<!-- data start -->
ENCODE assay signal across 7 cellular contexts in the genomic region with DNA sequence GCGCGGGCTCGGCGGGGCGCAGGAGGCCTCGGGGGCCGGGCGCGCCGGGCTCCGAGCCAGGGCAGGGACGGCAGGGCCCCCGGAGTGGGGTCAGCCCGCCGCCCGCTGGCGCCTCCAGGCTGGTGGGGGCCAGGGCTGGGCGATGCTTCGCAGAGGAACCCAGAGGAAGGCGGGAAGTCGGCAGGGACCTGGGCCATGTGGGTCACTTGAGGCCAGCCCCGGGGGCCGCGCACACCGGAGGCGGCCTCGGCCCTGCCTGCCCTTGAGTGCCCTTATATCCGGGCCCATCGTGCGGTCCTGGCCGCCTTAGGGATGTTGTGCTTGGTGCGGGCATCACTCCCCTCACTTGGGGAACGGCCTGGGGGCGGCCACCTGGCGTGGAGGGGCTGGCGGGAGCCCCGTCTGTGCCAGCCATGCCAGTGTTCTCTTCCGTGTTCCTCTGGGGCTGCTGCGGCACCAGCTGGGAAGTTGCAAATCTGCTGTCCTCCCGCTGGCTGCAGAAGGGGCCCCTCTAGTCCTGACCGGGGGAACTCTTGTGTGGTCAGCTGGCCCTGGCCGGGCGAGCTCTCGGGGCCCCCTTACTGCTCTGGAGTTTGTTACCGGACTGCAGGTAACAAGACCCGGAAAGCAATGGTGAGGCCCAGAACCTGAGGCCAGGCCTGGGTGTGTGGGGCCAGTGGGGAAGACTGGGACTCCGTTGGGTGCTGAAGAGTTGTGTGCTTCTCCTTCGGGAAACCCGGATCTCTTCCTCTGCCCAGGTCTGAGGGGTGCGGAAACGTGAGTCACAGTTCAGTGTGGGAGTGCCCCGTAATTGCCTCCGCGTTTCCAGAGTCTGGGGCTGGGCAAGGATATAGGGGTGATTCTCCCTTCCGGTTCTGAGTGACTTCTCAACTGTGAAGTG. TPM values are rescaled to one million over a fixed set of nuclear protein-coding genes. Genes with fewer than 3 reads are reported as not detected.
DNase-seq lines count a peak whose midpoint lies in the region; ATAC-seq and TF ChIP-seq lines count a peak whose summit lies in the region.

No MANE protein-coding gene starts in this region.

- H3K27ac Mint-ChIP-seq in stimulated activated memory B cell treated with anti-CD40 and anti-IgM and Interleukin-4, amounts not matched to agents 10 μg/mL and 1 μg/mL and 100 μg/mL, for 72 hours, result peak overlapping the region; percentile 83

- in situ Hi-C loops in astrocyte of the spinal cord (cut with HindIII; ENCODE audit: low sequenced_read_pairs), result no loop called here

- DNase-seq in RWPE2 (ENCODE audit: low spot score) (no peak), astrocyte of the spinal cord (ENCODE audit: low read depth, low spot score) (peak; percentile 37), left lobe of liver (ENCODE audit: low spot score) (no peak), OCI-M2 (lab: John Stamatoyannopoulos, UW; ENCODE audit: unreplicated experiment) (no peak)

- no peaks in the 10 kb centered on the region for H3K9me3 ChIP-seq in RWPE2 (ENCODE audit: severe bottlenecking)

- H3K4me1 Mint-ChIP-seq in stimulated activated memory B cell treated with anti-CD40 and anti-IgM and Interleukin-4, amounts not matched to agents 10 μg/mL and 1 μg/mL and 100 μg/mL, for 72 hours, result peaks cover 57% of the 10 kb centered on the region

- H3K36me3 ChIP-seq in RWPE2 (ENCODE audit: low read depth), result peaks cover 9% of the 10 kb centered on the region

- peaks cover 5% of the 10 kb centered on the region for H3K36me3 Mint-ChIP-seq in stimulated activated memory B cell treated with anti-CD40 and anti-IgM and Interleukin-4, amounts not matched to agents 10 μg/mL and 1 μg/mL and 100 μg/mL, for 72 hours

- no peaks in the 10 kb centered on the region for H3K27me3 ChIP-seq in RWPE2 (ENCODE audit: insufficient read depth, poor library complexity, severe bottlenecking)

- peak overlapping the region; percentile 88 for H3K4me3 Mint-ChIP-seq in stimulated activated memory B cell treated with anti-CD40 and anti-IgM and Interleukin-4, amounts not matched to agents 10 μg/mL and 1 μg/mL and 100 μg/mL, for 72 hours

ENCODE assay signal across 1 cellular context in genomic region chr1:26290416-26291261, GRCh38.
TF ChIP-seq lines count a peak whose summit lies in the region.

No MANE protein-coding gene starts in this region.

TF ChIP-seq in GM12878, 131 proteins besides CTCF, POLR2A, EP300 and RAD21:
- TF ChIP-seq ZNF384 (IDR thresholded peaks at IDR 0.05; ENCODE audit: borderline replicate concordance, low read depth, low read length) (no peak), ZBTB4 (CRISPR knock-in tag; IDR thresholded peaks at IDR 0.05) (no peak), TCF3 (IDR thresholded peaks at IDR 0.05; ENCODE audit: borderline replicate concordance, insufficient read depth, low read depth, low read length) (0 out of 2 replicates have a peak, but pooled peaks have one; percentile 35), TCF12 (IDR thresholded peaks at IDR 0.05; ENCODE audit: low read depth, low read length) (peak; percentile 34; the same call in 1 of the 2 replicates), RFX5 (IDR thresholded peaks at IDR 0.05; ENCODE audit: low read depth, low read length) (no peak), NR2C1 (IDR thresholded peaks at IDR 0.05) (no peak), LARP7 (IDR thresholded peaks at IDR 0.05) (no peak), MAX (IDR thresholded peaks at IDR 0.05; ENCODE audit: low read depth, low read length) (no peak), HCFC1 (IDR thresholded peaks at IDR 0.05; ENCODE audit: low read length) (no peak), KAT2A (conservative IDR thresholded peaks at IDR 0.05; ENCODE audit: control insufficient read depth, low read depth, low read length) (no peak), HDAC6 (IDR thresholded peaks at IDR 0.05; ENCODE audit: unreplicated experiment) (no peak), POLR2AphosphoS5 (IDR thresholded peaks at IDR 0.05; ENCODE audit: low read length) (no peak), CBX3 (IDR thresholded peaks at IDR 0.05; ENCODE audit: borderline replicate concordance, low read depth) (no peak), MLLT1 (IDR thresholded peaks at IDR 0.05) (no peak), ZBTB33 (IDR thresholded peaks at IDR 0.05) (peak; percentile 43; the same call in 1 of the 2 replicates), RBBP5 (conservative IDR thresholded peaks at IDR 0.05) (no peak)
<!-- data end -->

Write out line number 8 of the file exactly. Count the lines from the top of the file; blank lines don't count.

- H3K4me1 Mint-ChIP-seq in stimulated activated memory B cell treated with anti-CD40 and anti-IgM and Interleukin-4, amounts not matched to agents 10 μg/mL and 1 μg/mL and 100 μg/mL, for 72 hours, result peaks cover 57% of the 10 kb centered on the region